This is the next post in a series of articles discussing obtaining an uncontested divorce in Las Vegas, Nevada. My previous post addressed situations in which parties to an uncontested divorce may find themselves back in Court, litigating issues that arise after the fact. In theory, couples who obtain an uncontested divorce should have agreed on the resolution of all open issues between them before availing themselves of the process. It is not uncommon, however, for future disputes to arise related to child custody, support, alimony, or other matters that may lead to litigation. In this article, I will address another issue that may lead to future litigation between spouses who have obtained an uncontested divorce: the failure to enforce their final decree. If you are considering a divorce and have questions about the process, contact my office today to speak with a lawyer.
When a divorce case is finalized in the Clark County Family Court, the Judge will enter a Decree of Divorce. In the context of an uncontested divorce, the Decree will reflect the agreement of the parties as to how property and assets are to be divided, child custody arrangements, spousal support, etc. Depending upon the circumstances, some Decrees direct the parties to take specific actions, such as refinancing debt, closing credit cards, or signing new deeds for property to remove one party from the title. If a person does not comply with the requirements set forth in their Decree, the other party may take legal action to enforce the terms. In some cases, the Court may hold the offending party in contempt and impose fines or other penalties including incarceration. Under Davidson v. Davidson, the Nevada Supreme Court held that requests to enforce Divorce Decrees must be filed no later than six years after the date the Decree was entered. Complaints made after the expiration of this time frame will not be recognized.
Couples who have cooperated in reaching an uncontested divorce settlement may not foresee a situation in which their counterpart would fail to comply with their Decree. Unfortunately, it is not uncommon for this situation to occur with potentially disastrous results. Consider the following example. Jim and Pam file for an uncontested divorce. Their Decree allows Jim to keep their house, but he is required to refinance the mortgage within one year after their divorce is final to remove Pam from the loan obligation. Pam and Jim both move on with their lives and each remarries within a few years. Eight years after their divorce, Pam applies for a department store credit card and is surprised to find that her application is denied. She has always maintained a high credit score and is not behind on bills. She checks her credit report afterward and sees that her name is still associated with the home loan she co-signed with Jim years before and that Jim has missed the last six payments. She believes that this must be a mistake, but after investigating she learns that Jim never refinanced the mortgage loan and she is technically still liable for the payment. Because she failed to verify that Jim took the actions required in their Decree and did not seek to enforce the provision within six years, Pam may be prohibited from requesting enforcement through the Clark County Family Court.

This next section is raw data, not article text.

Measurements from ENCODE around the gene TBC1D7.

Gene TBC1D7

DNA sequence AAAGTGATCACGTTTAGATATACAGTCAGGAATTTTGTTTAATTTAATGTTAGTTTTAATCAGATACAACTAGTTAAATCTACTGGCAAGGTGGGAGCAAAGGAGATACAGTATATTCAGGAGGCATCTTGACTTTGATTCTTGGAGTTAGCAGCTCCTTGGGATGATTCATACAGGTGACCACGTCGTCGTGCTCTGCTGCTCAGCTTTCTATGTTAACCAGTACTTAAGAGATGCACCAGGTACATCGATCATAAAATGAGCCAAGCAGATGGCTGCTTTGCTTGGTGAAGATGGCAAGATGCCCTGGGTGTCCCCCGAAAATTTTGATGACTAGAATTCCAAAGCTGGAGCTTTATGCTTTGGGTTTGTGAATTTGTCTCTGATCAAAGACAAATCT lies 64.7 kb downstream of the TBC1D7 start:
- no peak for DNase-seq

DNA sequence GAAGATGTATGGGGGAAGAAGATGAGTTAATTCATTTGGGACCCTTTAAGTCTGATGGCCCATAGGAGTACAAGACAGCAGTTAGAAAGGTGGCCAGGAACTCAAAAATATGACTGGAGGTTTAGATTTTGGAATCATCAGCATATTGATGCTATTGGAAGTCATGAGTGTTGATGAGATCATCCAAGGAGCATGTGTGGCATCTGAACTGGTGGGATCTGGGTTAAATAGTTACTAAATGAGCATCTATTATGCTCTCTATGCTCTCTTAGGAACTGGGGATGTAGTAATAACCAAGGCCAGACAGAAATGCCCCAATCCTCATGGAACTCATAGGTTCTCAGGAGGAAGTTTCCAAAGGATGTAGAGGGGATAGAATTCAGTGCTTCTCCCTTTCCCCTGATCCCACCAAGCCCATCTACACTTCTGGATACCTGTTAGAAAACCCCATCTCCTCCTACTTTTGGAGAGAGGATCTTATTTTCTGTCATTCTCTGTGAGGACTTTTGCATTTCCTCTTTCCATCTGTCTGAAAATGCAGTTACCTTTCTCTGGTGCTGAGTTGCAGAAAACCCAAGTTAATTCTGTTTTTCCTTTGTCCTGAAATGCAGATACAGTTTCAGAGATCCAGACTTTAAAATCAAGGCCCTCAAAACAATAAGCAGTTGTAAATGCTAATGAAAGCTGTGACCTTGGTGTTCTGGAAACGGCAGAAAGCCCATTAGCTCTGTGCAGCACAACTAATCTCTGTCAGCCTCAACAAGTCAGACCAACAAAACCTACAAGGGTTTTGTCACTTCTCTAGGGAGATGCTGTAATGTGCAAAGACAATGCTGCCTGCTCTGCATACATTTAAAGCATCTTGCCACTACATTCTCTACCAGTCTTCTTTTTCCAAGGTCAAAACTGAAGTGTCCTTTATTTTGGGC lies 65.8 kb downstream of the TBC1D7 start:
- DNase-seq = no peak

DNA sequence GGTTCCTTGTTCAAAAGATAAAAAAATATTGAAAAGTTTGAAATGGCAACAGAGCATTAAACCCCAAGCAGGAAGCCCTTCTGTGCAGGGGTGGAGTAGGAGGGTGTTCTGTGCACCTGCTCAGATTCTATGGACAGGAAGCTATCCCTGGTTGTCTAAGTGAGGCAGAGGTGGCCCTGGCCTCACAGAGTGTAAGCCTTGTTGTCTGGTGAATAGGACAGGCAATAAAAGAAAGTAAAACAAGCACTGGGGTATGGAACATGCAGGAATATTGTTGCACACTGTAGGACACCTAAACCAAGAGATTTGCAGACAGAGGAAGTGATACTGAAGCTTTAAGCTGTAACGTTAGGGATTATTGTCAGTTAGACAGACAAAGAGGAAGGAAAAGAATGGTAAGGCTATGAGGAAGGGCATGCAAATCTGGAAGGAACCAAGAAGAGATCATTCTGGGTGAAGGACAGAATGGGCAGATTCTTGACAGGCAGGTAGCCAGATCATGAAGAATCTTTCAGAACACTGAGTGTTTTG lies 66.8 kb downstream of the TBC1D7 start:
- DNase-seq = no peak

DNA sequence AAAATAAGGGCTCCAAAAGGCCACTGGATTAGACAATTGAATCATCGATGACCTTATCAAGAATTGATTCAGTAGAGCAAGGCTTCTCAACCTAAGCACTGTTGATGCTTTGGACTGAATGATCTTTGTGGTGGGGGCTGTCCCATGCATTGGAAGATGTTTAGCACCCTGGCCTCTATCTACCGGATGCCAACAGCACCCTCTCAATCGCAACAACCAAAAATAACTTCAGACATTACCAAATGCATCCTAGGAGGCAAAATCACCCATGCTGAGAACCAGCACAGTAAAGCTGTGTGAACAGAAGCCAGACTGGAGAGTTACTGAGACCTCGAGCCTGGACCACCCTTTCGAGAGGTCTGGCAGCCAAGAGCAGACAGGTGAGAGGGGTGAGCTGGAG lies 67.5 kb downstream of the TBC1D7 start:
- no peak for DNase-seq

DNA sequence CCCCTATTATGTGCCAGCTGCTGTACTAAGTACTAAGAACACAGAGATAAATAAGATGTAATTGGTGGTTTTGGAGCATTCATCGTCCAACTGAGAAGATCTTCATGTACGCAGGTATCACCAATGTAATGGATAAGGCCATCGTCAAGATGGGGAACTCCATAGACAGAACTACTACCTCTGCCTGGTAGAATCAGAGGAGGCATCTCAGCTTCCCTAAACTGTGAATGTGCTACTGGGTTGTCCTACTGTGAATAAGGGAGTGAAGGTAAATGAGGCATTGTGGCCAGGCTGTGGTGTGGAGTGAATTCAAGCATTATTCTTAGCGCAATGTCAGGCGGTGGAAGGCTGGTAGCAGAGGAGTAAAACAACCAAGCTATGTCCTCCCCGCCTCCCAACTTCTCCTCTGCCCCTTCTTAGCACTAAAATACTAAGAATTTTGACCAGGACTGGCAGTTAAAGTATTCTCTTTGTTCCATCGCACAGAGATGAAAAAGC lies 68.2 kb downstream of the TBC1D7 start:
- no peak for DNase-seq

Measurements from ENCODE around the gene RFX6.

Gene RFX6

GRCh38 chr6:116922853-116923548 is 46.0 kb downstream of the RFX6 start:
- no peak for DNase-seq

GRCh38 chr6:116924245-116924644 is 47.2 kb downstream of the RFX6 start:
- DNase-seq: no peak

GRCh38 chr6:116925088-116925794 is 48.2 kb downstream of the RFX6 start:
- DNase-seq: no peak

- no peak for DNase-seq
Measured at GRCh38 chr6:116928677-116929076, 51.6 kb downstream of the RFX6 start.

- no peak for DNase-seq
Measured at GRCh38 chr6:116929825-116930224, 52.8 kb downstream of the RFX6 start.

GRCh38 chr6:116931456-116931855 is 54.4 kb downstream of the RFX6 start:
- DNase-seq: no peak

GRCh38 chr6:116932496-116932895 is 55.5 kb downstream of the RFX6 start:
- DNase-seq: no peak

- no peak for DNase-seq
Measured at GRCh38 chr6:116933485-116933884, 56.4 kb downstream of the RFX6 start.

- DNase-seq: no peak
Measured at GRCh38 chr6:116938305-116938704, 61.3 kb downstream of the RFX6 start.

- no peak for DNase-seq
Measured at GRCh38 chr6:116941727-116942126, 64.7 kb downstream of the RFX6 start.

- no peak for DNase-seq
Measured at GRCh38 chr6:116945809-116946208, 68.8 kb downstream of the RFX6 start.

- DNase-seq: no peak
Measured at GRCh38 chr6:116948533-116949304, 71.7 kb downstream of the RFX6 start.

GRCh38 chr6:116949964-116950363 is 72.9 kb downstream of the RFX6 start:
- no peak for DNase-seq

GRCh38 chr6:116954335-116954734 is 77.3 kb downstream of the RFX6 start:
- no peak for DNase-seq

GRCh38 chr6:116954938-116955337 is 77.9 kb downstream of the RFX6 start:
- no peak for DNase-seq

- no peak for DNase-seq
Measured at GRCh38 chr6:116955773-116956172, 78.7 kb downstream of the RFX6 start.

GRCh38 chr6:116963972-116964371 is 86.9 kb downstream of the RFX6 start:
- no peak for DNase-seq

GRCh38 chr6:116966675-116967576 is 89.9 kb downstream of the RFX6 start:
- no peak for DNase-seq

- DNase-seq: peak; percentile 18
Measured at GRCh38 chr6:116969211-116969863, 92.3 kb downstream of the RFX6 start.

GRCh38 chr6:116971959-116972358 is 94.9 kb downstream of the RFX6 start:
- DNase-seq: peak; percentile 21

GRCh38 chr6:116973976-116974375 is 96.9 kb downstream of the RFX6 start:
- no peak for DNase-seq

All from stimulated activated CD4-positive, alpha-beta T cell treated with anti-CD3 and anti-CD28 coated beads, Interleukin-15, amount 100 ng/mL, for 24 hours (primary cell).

I cannot overemphasize the importance of enforcing one’s Divorce Decree as soon as any noncompliance is discovered. Taking timely action can help ensure that your settlement terms are honored. If you need assistance, contact my office to speak with a Las Vegas family attorney.